Our thanks to Jonathan Wiltshire, a supporter and donor, for emailing us the following this morning. It was a private communication, but we thought it worth publishing, and he’s kindly given us permission to do so:
“A couple of things have struck me recently. The recent ‘Leading Ladies’ ad campaign from M&S which kicked off this August http://www.styleateveryage.com/2013/08/m-autumwinter-campaign-britians-leading.html shows, in my opinion, horribly contrived image of supposedly powerful, ‘modern’ women in unnatural poses looking awkward and exhausted. The ad makers seem to want to project an aspirational image of women as powerful, or more powerful, than men. The last thing any of these women look is particularly feminine. Look at the bizarre settings too. Why these? Most of us live in homes, not in fields, or on rivers or in abandoned warehouses. I can’t help thinking that this is the ultimate fusion of feminist ideology and kitsch consumerism. The ad, of course, rolls out the usual bunch of elite, well-appointed, wealthy and privileged women from the world of culture and the arts who are miles above, socially and economically, the majority of ordinary females.
I think it was Karen Straughen (GirlWritesWhat) who suggested that women aren’t unhappy and ashamed of their femininity because of patriarchy, but because of the bullying, dogmatic, over-indulged establishment feminists who tell them how they can and cannot express themselves. I see this more and more in culture now, the taken-for-granted militant feminism that seeks to police and control the representation of women, and men. The sad fact being, that young talented women don’t stand a chance of getting any artistic project off the ground and getting funding without endorsing the usual mind-bending dogmas that are the bread and butter of political elites. They just won’t be promoted or be seen as audience-friendly.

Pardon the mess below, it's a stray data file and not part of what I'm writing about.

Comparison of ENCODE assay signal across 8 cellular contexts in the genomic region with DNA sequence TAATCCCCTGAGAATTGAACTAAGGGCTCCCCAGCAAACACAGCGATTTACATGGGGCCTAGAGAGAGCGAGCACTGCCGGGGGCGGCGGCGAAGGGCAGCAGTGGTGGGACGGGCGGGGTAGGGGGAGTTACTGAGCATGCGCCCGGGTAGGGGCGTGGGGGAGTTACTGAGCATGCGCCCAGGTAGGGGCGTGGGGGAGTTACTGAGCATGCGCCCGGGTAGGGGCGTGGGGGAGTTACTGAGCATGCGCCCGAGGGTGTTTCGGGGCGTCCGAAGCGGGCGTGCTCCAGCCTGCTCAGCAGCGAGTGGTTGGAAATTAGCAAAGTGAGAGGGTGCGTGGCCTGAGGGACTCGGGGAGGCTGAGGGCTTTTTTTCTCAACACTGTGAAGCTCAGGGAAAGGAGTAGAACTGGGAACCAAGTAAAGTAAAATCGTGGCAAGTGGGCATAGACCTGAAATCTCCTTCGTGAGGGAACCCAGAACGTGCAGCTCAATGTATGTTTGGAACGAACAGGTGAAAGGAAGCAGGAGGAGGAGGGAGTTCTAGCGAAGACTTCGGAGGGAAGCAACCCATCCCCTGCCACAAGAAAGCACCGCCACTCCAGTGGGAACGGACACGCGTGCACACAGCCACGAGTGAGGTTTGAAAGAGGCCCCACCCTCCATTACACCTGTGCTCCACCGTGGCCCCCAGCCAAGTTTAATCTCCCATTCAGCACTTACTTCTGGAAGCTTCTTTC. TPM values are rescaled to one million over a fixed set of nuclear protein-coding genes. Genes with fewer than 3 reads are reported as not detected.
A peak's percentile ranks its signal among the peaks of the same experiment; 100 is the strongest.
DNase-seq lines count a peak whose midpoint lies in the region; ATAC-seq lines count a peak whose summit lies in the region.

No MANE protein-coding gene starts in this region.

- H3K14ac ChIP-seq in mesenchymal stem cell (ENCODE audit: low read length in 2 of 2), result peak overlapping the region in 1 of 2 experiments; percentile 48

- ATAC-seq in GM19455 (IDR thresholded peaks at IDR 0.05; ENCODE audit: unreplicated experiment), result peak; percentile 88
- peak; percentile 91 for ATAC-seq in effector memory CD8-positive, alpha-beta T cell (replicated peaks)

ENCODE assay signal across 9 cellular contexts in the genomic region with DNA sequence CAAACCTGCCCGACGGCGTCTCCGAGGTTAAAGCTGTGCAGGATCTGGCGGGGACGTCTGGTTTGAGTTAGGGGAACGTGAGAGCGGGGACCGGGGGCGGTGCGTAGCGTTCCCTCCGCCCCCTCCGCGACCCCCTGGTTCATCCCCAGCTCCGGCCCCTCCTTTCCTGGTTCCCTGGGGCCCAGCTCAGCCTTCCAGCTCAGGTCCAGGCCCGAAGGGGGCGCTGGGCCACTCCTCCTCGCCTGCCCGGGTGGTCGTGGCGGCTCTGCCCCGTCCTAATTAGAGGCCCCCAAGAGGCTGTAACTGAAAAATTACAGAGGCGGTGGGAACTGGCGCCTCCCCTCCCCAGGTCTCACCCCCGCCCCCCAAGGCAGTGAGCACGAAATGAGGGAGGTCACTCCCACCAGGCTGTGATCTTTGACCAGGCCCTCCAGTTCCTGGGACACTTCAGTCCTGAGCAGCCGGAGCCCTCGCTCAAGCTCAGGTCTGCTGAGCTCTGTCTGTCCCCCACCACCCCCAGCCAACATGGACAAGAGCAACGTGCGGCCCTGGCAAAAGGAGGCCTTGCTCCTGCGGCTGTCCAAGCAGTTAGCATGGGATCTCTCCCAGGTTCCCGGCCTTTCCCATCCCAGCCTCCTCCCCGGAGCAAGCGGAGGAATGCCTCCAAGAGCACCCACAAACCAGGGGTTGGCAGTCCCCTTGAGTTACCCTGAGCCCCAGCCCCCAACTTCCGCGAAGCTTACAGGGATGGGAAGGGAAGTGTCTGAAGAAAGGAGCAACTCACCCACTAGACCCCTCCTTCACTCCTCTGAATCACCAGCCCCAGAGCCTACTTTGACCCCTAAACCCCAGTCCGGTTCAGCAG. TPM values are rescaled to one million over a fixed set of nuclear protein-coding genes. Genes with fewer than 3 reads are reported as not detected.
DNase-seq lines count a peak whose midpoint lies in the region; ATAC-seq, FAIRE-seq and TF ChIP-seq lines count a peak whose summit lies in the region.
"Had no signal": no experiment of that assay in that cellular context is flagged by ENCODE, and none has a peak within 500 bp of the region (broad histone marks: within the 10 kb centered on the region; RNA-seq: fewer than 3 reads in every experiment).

I don’t see much analysis of ideology within cultural production in the press. The mindset of these particular ad makers is rather clear to see, the more so for the strikingly odd, awkward and unnatural look of these women in the ads who appear, to my eyes, more like prisoners than free women at ease with their femininity.”